Forecasters have pegged the launch as 90 percent favorable.
"One of the major items we worry about is weather and that's not going to be a problem it appears for tonight-tomorrow morning's launch attempt. The weather is about what is was here in Houston a couple of days ago...beautiful, clear skies. So, right now, there's no technical issues that any of the teams are tracking so, hopefully, it'll be a good night for a shuttle launch."
Daytime launches were the order following the 2003 Columbia disaster, but NASA's Kyle Herring says they have more reasons now to feel comfortable.
"The newest reason that we're able to launch at night with some comfort is all of the design work that's been put into the improvements of the shuttle, its external fuel tanks since the Columbia accident. Incorporated into this flight is actually a new flash system on the underbelly of the space shuttle Endeavor that will allow the camera, the digital camera to fire flash photography of the external tank even in darkness...about every two seconds, 23-frames just after the shuttle ejects the tank, if you will. And therefore, we expect to get some very clear pictures of the tank as it falls away from the shuttle."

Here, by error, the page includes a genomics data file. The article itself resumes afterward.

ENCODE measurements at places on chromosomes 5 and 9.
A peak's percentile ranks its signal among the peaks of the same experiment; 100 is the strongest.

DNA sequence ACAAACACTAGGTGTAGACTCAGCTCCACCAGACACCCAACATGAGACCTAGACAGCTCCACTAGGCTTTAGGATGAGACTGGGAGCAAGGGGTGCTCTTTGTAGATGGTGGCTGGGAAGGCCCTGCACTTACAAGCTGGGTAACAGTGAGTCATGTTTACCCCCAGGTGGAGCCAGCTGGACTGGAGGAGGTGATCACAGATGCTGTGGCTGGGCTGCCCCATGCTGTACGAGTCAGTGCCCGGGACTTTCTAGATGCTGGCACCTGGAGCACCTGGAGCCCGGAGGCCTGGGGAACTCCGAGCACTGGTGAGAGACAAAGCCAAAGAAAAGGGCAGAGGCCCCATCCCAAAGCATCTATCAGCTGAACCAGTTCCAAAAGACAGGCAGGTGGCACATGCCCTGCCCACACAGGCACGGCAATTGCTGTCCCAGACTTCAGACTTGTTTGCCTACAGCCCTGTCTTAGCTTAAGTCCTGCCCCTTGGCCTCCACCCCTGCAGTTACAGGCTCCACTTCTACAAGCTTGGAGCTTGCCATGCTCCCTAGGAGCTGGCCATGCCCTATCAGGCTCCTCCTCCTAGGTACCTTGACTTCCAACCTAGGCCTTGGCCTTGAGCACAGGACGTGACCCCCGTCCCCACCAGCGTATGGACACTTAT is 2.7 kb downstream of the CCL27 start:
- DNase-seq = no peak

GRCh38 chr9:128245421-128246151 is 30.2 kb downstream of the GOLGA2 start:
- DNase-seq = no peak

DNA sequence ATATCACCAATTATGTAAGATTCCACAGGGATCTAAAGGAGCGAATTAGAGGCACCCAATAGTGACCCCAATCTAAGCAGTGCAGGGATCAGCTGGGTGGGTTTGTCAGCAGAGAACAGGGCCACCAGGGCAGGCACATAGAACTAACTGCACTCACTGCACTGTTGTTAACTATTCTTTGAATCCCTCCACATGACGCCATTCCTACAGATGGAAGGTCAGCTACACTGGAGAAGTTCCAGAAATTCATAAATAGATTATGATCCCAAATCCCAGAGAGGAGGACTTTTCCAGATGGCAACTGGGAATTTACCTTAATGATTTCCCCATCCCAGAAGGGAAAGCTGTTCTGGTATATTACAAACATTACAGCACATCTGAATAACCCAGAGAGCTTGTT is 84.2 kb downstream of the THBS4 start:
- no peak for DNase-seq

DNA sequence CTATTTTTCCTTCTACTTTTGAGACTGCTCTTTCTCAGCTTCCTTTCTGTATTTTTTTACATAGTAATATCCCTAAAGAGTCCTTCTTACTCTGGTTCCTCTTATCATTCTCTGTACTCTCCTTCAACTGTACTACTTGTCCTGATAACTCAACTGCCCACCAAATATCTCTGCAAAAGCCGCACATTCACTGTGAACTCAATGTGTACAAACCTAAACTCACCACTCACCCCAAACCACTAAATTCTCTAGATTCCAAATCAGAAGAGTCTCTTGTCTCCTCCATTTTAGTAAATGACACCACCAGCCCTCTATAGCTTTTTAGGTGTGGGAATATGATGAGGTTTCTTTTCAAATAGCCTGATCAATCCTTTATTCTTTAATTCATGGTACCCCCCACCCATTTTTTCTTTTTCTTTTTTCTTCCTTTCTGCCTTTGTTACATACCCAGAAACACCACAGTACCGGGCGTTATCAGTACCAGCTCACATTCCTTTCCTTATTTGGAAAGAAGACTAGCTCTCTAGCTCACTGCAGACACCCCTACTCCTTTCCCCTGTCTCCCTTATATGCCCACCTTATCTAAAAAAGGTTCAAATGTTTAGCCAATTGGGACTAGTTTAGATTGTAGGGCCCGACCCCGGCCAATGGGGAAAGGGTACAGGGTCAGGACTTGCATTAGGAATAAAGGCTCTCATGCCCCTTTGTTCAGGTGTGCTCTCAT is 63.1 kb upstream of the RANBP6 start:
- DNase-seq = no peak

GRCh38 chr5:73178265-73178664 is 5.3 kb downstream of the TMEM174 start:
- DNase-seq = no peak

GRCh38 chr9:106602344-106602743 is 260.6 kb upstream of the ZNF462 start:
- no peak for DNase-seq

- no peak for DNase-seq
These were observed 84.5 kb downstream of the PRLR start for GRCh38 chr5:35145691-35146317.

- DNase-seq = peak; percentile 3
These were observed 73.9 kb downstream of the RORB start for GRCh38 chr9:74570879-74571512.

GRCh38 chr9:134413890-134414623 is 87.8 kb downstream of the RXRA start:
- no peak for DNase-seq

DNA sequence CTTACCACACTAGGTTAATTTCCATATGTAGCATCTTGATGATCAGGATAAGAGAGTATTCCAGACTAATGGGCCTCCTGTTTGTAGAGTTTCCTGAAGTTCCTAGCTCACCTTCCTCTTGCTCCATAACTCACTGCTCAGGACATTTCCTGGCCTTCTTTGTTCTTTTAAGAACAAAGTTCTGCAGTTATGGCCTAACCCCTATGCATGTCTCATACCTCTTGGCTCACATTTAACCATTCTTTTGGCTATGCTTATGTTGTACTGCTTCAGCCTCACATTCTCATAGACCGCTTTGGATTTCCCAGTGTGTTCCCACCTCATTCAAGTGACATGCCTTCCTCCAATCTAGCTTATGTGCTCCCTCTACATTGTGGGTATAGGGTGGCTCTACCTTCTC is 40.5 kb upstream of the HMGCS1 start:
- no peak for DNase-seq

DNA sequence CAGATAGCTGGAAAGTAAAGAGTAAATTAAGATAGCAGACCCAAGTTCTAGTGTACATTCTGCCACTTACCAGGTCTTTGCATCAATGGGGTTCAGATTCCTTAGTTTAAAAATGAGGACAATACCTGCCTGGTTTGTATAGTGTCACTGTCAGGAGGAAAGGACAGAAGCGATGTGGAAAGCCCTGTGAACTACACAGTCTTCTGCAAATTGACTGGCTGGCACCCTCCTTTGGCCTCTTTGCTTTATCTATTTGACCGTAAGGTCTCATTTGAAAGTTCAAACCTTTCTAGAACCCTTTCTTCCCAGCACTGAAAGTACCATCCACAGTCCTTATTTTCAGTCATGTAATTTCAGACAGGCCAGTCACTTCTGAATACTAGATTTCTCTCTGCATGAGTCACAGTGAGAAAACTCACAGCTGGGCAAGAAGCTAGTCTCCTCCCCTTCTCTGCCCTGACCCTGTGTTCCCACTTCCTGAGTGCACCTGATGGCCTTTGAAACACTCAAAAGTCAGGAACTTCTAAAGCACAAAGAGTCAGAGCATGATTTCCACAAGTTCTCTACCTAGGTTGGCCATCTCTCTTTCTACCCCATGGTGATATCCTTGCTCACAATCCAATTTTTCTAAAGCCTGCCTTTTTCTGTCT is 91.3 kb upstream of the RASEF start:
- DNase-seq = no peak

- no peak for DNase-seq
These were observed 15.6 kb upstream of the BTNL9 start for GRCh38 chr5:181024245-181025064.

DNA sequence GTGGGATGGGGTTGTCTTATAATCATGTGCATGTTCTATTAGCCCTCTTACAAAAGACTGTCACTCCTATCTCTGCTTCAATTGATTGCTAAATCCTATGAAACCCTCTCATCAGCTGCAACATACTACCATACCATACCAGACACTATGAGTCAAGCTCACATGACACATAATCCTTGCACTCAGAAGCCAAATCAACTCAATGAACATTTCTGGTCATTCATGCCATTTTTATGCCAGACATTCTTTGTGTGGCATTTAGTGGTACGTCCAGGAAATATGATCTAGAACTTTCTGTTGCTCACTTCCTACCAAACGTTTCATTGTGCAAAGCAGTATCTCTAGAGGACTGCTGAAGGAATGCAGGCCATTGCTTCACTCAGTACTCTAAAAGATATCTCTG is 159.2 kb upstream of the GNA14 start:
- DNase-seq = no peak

The seven member crew will deliver the first installment of Japan's space station lab, as well as a Canadian two-armed robot designed to assist spacewalking astronauts at the station.
Endeavor is scheduled for lift-off at 1:28 tomorrow morning.
Pat Hernandez, Houston Public Radio NewsÎ¾